While most great Hollywood epics are grounded in bits of truth, it’s rather rare for archeologists to dig up evidence to support the plots of films set in the 1st century BC. A recent discovery on the Italian island of Elba appears to be that rare gem. Yes, we are talking about Elba, the location of Napoleon’s infamous not-quite-exiling, also the home of the enemy of Ben-Hur, the star of the famous film bearing his name which was released in 1959 — based upon a novel from 1880 no less!
Ben-Hur, as portrayed on the silver screen by Charlton Heston, might have been fictional, but his enemy, Marcus Valerius Messalla Corvinus was a very real Roman citizen. Archaeologists have long suspected that they had located the estate of his bitter enemy, but confirmation was elusive. We’ll let Discovery News explain…
Overlooking Portoferraio’s bay, the once magnificent 1st-century B.C. estate, known as Villa Le Grotte (the Caves) because of the shape of its vaulted facades facing the sea, has long been believed to have been owned by Marcus Valerius Messalla Corvinus, portrayed racing his rival Ben-Hur in the Hollywood blockbuster starring Charlton Heston as Ben Hur.
Marcus Valerius Messalla Corvinus was a member of one of the oldest and most important families in Rome, the patron of the poet Ovid, and a commander at the battle of Actium in 31 B.C., fighting for Octavian against the forces of Mark Antony and Cleopatra.
According to archaeologists Laura Pagliantini, Luisa Zito and Luisa Quaglia, of the Archeo Color Association, the now ruined villa, which is currently closed to the public, has long been associated to Messalla’s patrician family but no evidence was ever found to confirm the speculation.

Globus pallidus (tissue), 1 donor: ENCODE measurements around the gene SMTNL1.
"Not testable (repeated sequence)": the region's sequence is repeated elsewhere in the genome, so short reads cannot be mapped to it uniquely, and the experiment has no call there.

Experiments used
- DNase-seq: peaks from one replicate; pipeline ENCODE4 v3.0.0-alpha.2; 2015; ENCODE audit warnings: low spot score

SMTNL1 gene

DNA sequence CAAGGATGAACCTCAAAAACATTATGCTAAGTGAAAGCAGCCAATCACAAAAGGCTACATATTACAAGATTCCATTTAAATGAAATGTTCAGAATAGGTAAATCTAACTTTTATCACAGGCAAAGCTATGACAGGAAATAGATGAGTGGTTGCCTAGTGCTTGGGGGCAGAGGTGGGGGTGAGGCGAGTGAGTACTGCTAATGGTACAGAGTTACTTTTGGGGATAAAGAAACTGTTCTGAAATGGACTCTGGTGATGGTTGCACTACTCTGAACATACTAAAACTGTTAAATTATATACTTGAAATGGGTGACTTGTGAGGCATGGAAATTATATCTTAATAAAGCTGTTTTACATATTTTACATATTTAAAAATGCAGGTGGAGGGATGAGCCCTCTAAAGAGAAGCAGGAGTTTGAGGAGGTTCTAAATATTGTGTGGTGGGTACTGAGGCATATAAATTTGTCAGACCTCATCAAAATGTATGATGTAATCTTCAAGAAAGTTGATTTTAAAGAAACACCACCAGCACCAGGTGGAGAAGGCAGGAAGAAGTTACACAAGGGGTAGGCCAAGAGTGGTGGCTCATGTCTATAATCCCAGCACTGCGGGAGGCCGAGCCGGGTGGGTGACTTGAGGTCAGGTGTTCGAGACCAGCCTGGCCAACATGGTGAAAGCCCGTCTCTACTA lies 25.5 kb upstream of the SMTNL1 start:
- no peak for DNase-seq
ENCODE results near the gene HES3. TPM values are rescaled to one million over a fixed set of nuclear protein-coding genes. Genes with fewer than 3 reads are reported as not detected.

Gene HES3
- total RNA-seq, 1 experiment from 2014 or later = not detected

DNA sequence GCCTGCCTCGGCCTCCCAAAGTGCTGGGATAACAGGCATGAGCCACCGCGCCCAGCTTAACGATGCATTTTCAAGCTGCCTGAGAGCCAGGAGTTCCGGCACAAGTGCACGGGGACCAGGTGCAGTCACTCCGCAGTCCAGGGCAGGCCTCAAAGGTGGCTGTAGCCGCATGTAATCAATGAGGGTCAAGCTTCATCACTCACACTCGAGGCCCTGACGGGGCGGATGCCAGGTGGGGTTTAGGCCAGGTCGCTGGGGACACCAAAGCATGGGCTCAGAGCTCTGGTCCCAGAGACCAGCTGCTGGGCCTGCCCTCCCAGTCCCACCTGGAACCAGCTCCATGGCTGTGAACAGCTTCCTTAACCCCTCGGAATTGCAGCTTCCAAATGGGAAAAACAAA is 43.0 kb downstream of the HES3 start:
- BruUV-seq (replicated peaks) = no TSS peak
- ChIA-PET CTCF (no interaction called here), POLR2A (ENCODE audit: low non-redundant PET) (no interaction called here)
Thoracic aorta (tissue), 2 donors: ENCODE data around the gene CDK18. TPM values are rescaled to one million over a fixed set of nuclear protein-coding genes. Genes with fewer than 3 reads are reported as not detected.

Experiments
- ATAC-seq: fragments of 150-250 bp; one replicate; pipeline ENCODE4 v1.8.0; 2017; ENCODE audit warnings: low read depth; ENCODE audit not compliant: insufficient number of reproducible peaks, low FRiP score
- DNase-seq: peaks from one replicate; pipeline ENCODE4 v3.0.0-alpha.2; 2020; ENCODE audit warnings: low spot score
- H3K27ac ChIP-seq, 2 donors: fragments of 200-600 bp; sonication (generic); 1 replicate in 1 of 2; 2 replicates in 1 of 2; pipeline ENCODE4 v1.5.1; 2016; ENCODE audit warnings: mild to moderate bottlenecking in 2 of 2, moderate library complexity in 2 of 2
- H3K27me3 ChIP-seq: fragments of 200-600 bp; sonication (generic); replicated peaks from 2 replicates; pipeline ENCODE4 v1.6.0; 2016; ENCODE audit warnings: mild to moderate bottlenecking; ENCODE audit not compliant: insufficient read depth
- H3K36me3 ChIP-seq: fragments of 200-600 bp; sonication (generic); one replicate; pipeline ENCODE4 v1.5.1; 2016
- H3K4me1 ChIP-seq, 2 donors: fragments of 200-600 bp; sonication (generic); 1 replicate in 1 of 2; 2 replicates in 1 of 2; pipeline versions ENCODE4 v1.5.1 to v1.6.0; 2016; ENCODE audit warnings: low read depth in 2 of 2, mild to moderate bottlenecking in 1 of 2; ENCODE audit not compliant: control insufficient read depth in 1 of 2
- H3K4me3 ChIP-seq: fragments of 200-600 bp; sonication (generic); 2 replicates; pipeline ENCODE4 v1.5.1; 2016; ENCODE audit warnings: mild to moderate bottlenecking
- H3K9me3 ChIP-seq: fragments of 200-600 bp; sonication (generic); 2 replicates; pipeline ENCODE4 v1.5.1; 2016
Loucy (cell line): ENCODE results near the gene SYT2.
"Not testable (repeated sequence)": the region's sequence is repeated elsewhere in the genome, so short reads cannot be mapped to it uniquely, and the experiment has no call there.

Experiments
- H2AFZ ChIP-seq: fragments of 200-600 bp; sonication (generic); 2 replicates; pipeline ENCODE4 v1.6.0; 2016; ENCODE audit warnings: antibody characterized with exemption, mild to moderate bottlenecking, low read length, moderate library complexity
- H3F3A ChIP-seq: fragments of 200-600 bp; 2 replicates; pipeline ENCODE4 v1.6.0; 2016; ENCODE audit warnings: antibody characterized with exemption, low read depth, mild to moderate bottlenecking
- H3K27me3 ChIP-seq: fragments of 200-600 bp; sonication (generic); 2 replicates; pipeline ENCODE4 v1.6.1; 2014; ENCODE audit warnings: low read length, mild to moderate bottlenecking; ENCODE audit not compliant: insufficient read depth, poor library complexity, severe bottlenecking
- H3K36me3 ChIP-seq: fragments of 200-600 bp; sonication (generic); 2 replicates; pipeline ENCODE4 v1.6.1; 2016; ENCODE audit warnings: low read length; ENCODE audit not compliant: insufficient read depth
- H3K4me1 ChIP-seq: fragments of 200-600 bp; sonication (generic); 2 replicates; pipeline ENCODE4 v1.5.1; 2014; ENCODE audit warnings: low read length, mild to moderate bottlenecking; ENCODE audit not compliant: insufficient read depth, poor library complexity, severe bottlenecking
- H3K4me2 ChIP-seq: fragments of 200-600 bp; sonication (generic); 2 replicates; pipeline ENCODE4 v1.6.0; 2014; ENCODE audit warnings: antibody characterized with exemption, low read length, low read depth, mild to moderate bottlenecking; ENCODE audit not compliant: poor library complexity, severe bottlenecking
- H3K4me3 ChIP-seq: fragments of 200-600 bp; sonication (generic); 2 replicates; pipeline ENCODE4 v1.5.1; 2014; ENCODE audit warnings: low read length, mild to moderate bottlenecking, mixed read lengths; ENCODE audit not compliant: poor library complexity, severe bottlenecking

But now archaeologists have finally confirmed their suspicions. How? As fellow Roman author, philosopher, military commander, and serious wine drinker, Pliny the Elder wrote, In wine, there is truth:
Startling evidence about Le Grotte’s owner came when archaeologists led by Franco Cambi, professor of methodology of archaeological research at the University of Siena, excavated the area just below the villa.
“We were looking for ancient furnaces used in the production of iron, but we ended up with a surprising finding,” Cambi told Discovery News.
Along with the remains of a large collapsed building, the archaeologists found five dolia — large earthenware vases — complete with their covers. Each vase could hold between 1,300 and 1,500 liters of wine.
“Clearly, the site was a farm serving the Roman villa above,” Cambi said.
Read more about the Ben-Hur-related discovery at Discovery News or check out 10 more amazing wine related archaeological discoveries.